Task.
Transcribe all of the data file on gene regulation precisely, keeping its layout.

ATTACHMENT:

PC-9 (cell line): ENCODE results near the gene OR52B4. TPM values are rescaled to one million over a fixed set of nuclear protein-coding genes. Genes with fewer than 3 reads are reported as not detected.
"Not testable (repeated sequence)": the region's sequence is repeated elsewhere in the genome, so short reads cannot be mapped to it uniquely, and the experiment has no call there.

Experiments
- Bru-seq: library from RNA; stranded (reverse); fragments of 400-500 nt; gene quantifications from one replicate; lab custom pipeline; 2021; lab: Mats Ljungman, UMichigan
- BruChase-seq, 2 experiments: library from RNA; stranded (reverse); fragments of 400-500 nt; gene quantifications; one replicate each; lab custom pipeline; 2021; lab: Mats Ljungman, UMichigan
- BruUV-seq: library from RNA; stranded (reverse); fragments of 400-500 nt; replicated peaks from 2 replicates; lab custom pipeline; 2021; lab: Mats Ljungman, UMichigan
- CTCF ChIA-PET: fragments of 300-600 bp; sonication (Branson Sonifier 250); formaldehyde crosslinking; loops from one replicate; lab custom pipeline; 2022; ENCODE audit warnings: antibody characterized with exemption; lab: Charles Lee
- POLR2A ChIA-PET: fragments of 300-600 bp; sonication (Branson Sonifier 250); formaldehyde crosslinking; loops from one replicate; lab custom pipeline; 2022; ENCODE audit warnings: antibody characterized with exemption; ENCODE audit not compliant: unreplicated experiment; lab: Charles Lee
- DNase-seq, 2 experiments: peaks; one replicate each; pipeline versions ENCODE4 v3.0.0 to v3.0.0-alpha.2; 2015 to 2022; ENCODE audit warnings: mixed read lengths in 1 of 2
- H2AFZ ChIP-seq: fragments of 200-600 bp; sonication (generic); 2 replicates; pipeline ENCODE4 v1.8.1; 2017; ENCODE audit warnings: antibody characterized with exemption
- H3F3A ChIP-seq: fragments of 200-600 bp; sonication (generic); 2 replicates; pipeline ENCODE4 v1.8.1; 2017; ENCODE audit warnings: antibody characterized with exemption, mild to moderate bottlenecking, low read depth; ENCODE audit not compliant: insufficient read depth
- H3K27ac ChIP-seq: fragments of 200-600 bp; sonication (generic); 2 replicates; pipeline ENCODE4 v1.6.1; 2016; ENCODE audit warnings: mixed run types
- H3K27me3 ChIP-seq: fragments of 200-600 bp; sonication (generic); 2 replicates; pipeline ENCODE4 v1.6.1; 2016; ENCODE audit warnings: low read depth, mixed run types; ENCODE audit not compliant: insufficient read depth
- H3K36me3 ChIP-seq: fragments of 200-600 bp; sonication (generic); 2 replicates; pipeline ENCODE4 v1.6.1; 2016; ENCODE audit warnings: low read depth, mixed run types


PC-9 (cell line): ENCODE results near the gene OR52B4. TPM values are rescaled to one million over a fixed set of nuclear protein-coding genes. Genes with fewer than 3 reads are reported as not detected.
"Not testable (repeated sequence)": the region's sequence is repeated elsewhere in the genome, so short reads cannot be mapped to it uniquely, and the experiment has no call there.

Experiments
- Bru-seq: library from RNA; stranded (reverse); fragments of 400-500 nt; gene quantifications from one replicate; lab custom pipeline; 2021; lab: Mats Ljungman, UMichigan
- BruChase-seq, 2 experiments: library from RNA; stranded (reverse); fragments of 400-500 nt; gene quantifications; one replicate each; lab custom pipeline; 2021; lab: Mats Ljungman, UMichigan
- BruUV-seq: library from RNA; stranded (reverse); fragments of 400-500 nt; replicated peaks from 2 replicates; lab custom pipeline; 2021; lab: Mats Ljungman, UMichigan
- CTCF ChIA-PET: fragments of 300-600 bp; sonication (Branson Sonifier 250); formaldehyde crosslinking; loops from one replicate; lab custom pipeline; 2022; ENCODE audit warnings: antibody characterized with exemption; lab: Charles Lee
- POLR2A ChIA-PET: fragments of 300-600 bp; sonication (Branson Sonifier 250); formaldehyde crosslinking; loops from one replicate; lab custom pipeline; 2022; ENCODE audit warnings: antibody characterized with exemption; ENCODE audit not compliant: unreplicated experiment; lab: Charles Lee
- DNase-seq, 2 experiments: peaks; one replicate each; pipeline versions ENCODE4 v3.0.0 to v3.0.0-alpha.2; 2015 to 2022; ENCODE audit warnings: mixed read lengths in 1 of 2
- H2AFZ ChIP-seq: fragments of 200-600 bp; sonication (generic); 2 replicates; pipeline ENCODE4 v1.8.1; 2017; ENCODE audit warnings: antibody characterized with exemption
- H3F3A ChIP-seq: fragments of 200-600 bp; sonication (generic); 2 replicates; pipeline ENCODE4 v1.8.1; 2017; ENCODE audit warnings: antibody characterized with exemption, mild to moderate bottlenecking, low read depth; ENCODE audit not compliant: insufficient read depth
- H3K27ac ChIP-seq: fragments of 200-600 bp; sonication (generic); 2 replicates; pipeline ENCODE4 v1.6.1; 2016; ENCODE audit warnings: mixed run types
- H3K27me3 ChIP-seq: fragments of 200-600 bp; sonication (generic); 2 replicates; pipeline ENCODE4 v1.6.1; 2016; ENCODE audit warnings: low read depth, mixed run types; ENCODE audit not compliant: insufficient read depth
- H3K36me3 ChIP-seq: fragments of 200-600 bp; sonication (generic); 2 replicates; pipeline ENCODE4 v1.6.1; 2016; ENCODE audit warnings: low read depth, mixed run types